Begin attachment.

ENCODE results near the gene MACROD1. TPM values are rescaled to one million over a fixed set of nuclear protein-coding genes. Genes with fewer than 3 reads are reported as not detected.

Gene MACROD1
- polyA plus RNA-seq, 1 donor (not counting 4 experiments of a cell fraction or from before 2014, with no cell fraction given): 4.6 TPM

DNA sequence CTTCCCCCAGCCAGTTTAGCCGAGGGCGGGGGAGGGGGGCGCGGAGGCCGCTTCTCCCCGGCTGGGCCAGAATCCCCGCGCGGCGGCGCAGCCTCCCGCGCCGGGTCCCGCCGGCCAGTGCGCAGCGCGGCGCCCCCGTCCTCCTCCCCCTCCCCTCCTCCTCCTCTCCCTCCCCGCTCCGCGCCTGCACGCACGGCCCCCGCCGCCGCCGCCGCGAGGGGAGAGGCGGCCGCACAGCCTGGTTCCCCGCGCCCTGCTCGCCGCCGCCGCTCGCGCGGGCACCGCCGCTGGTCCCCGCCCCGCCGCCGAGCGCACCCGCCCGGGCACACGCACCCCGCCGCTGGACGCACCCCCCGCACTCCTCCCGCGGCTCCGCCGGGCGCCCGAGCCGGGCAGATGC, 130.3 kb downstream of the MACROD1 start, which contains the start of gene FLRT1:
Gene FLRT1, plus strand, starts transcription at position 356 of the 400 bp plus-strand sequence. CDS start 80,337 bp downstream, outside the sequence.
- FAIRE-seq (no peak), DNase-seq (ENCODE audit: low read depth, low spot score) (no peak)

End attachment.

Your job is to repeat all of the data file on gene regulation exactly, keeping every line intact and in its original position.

ENCODE results near the gene MACROD1. TPM values are rescaled to one million over a fixed set of nuclear protein-coding genes. Genes with fewer than 3 reads are reported as not detected.

Gene MACROD1
- polyA plus RNA-seq, 1 donor (not counting 4 experiments of a cell fraction or from before 2014, with no cell fraction given): 4.6 TPM

DNA sequence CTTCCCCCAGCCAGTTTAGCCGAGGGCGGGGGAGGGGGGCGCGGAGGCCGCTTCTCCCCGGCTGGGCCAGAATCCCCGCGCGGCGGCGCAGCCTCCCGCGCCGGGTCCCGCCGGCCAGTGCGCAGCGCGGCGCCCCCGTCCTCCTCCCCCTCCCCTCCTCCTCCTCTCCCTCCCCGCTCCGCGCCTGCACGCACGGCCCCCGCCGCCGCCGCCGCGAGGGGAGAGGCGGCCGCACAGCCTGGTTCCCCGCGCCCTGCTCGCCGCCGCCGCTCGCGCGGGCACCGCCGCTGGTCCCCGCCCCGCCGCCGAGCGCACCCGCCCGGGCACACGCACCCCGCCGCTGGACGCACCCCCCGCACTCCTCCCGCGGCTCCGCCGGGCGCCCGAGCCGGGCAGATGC, 130.3 kb downstream of the MACROD1 start, which contains the start of gene FLRT1:
Gene FLRT1, plus strand, starts transcription at position 356 of the 400 bp plus-strand sequence. CDS start 80,337 bp downstream, outside the sequence.
- FAIRE-seq (no peak), DNase-seq (ENCODE audit: low read depth, low spot score) (no peak)